I liked the concept of this story, and I thought the world that the author created is pretty intriguing.  Mira is a well developed character with a lot of internal conflict and external pressure shaping her choices.  The moral dilemma she faces comes across as troubling and real, and I honestly waffled on which way I would go if I had her decision in front of me.  Socrates is a less engaging character initially.  He has a view about his decision to take a second, and it is only over time that he begins to grow and change as a character that readers will care about.  I think this story creates a lot of room for discussion and debate, so it would be perfect for a small reading group.  I did think the story had a few flaws.  First, I quickly guessed what the big mystery was, and I think most readers will as well.  I think the book is designed to allow readers to make the leap of logic that Mira can’t on purpose.  I see exactly why the author chose to delay the reveal, but as a reader, I just felt that the mystery dragged on for too long.  I also had problems with the lack of action.  This is a thinking book, so that is to be expected, but I wanted more than the farm and a room at the Smith.  Neither of these were deal breakers for me – I still enjoyed the read.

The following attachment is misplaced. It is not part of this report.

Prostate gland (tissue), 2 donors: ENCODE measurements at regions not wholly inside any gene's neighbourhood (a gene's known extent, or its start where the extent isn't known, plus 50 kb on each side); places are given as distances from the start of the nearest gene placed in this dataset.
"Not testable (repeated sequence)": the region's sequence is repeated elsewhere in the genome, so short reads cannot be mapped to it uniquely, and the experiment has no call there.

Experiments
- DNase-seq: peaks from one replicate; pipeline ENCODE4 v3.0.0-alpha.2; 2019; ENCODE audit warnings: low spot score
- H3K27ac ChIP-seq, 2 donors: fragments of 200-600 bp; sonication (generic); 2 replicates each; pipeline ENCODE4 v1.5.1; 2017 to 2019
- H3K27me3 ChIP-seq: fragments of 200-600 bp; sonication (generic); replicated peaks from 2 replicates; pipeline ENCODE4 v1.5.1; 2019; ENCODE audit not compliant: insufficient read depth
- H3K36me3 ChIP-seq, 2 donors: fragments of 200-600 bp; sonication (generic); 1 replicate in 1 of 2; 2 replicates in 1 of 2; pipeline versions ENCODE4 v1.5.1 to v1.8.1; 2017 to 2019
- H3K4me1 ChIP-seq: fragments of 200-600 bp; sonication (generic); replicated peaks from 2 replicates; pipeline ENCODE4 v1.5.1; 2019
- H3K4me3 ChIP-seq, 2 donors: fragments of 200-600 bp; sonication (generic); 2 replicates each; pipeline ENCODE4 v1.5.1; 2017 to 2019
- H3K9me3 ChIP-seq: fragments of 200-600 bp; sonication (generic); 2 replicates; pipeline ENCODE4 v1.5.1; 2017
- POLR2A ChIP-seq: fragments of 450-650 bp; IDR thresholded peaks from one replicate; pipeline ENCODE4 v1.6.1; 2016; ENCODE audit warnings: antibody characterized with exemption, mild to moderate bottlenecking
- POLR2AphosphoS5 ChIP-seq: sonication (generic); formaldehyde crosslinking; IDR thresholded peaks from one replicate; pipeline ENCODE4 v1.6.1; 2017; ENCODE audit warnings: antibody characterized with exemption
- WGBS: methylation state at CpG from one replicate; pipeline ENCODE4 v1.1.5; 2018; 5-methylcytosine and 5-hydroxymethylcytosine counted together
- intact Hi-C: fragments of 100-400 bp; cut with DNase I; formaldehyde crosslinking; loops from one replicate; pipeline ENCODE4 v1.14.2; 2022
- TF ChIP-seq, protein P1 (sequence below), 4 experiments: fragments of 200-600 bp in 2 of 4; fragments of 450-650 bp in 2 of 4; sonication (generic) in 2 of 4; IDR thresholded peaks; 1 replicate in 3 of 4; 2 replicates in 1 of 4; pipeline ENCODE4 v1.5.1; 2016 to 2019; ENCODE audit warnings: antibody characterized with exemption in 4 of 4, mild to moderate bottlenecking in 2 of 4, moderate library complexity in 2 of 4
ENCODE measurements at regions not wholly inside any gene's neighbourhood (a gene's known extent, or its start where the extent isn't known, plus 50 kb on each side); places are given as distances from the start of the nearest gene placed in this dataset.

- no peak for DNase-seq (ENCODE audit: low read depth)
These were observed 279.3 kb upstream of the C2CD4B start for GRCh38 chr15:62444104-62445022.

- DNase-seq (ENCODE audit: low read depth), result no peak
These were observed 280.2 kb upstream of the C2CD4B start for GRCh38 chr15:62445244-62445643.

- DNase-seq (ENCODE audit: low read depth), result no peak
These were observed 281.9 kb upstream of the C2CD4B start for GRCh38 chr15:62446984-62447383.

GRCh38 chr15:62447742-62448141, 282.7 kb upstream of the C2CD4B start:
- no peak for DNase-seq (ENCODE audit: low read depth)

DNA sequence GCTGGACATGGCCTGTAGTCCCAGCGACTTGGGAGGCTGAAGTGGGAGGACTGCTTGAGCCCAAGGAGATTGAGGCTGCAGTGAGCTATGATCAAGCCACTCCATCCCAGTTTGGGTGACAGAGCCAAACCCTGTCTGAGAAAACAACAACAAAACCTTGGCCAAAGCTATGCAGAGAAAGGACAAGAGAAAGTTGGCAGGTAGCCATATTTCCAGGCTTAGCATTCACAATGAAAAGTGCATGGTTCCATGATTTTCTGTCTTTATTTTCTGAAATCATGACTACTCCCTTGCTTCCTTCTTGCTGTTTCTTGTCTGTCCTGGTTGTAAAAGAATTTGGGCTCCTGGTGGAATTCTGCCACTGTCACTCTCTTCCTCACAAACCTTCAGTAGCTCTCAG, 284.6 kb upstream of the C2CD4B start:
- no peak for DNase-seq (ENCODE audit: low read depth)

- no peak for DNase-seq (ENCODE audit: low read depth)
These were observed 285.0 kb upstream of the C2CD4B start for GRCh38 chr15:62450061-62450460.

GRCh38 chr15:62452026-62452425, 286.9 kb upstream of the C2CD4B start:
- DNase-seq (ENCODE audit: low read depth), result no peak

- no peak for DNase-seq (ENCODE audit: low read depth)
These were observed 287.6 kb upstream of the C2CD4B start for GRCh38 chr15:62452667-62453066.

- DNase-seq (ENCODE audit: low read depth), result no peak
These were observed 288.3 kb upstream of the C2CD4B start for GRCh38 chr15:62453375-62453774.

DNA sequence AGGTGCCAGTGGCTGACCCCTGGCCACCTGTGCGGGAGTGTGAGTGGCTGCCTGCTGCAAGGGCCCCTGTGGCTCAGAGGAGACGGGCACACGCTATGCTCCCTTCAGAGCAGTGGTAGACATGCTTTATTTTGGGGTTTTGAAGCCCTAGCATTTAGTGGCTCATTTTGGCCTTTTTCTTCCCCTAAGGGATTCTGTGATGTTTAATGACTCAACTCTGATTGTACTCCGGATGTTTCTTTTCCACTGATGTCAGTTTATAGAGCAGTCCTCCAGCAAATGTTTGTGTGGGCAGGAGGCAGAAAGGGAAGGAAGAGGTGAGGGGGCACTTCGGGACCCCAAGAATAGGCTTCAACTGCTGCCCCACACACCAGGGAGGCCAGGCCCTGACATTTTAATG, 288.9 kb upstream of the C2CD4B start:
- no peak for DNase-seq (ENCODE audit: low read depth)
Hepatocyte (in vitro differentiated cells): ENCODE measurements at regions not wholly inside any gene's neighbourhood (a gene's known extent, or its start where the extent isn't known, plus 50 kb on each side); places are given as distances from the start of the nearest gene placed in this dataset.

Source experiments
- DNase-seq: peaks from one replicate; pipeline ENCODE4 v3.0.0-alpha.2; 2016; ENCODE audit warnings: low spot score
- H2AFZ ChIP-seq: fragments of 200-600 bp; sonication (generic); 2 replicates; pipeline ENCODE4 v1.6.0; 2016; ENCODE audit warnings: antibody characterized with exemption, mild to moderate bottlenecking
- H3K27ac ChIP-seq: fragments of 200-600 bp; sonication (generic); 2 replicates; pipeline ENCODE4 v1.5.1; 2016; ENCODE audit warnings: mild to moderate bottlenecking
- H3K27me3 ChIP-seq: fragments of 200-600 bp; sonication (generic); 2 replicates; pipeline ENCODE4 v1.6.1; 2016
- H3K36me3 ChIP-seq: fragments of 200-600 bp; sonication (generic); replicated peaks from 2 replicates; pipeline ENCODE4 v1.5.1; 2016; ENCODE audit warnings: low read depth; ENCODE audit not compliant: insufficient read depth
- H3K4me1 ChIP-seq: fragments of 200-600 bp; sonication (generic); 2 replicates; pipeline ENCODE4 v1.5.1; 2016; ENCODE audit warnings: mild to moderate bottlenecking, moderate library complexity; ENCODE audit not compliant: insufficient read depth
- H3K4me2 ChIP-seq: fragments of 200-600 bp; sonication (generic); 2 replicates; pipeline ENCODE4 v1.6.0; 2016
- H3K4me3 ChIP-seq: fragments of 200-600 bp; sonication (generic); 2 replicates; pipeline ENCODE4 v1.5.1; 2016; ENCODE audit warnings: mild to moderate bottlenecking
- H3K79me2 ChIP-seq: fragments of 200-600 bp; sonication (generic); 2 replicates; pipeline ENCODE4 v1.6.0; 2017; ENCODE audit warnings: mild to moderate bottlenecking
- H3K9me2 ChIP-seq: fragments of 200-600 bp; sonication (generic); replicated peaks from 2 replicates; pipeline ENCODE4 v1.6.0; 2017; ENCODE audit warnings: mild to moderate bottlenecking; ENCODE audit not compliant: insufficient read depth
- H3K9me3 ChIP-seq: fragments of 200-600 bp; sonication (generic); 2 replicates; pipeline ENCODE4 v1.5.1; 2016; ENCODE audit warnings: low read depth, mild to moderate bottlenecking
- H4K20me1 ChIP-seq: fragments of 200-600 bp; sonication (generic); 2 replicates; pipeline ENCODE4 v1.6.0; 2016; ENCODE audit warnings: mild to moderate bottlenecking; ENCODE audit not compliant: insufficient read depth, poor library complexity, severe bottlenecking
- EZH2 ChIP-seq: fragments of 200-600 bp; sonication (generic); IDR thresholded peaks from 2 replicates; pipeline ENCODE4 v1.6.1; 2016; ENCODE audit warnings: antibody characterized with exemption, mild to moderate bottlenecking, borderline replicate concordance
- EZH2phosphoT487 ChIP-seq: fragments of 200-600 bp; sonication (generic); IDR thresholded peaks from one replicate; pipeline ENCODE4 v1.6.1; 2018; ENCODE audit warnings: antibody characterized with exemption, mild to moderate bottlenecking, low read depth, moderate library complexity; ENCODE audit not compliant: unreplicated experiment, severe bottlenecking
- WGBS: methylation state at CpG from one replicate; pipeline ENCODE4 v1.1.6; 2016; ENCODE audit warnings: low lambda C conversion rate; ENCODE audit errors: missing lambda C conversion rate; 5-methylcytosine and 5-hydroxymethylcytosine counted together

I received a copy of this book from the publisher via NetGalley in exchange for an honest review.

Everything You and I Could Have Been if We Weren’t You and I 

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Everything You and I Could Have Been if We Weren’t You and I